Wednesday, August 17, 2005

OS X Pages - A warm and fuzzy feeling

Apple - Support - Pages

I fired up my free trial vesion of OS X Pages (I'm keeping my Office trial in reserve until I really need Office -- if nothing happens in 6 months I'll remove it). I've no idea if it's any good, but there are some things that give me a warm and fuzzy feeling.

For one, the files are Packages. I opened one and found gzipped document, I opened that and found XML I could open in a text editor. Transparent file formats. Very good.

For another, I really liked the strong styles support and the elegant templates. How refreshing after Word's utterly bodged up style sheets and exceptionately ugly templates (Microsoft is clearly unwilling to hire anyone with taste).

Ok, so the first thing I got was a missing font error message. I know it's got to be as buggy as all get out. I'm still going to give it a try.

PS. It probably helps to know that "Pages are actually sections with section breaks." In other words, pages are document components with associated styles, a template is a set of such components. Once you know Pages are really "sections" (in Word parlance) then this document fills in the rest of the pieces (sections/Pages inherit from the currently selected section/Page):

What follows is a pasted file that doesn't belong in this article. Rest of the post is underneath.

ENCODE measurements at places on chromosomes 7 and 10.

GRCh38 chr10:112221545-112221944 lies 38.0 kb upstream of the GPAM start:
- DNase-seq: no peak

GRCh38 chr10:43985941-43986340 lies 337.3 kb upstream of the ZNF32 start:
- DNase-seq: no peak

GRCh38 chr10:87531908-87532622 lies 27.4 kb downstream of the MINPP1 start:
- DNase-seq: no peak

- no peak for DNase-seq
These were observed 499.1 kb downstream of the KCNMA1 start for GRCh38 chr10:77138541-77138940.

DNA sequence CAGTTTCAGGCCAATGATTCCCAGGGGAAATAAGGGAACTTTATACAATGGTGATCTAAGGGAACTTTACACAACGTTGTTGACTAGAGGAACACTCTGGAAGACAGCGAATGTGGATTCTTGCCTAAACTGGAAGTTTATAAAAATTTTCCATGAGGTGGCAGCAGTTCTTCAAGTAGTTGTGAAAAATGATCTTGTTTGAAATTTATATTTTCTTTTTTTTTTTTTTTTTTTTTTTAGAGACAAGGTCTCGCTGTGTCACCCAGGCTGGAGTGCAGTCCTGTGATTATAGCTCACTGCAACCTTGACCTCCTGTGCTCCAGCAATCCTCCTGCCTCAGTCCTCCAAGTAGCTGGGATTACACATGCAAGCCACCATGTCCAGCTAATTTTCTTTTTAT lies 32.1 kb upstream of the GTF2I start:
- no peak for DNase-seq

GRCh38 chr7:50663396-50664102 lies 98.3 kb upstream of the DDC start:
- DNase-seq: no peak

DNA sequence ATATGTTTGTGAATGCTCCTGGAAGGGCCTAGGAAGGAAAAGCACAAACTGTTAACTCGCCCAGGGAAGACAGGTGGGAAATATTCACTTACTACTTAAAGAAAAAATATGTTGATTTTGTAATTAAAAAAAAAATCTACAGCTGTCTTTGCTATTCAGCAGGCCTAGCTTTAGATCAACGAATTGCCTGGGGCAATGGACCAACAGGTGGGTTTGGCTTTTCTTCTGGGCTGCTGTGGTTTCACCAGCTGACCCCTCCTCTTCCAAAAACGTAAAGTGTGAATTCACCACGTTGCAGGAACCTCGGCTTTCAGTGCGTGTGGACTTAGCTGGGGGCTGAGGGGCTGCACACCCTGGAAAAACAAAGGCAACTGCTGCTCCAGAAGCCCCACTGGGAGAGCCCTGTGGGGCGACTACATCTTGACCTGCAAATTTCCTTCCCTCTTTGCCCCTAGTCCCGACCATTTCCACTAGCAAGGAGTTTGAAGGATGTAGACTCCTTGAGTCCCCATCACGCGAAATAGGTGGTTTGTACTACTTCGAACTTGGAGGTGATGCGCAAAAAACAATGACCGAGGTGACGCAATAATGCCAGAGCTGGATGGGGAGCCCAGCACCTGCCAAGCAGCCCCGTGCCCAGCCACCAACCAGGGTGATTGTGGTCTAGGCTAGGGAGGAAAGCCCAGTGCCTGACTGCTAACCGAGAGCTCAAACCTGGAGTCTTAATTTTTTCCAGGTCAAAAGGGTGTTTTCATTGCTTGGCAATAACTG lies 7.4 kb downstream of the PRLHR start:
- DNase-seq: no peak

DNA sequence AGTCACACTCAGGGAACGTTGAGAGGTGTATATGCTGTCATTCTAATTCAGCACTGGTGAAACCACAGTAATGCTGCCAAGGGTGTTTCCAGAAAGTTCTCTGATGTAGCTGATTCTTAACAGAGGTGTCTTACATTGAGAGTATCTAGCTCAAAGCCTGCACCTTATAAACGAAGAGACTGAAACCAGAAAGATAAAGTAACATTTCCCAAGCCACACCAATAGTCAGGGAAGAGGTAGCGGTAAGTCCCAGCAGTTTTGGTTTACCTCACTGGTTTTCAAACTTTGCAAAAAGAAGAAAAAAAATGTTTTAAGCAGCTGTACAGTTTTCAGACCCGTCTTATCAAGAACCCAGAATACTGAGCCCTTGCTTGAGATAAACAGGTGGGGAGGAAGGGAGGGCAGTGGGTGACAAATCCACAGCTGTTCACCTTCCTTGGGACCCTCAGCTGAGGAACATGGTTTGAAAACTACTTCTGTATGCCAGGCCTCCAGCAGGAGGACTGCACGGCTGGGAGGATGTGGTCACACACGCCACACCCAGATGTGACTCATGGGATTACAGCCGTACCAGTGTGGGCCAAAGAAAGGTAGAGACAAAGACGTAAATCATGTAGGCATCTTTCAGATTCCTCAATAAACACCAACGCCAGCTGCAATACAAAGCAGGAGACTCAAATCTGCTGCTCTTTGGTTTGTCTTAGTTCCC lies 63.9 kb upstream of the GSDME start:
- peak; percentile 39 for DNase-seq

If you want different parts of a document to have different margins, headers or footers, numbers of columns, master objects, or page-numbering schemes, you can divide the document into sections by inserting a section break. Section breaks are useful when dividing a document into distinct parts, such as title pages, chapters, and indices.

When you add a section break, the new section always starts on a new page.

To insert a section break:

1. Click where you want the new section to begin.

2. Choose Insert > Section Break.

The new section has the same formatting as the previous section until you change it...

To remove a section break, click at the beginning of the line that follows the break and press the Delete key.

Tip: You can see where breaks occur in your document by showing formatting characters (also called "invisibles"). To show formatting characters, choose View > Show Invisibles.

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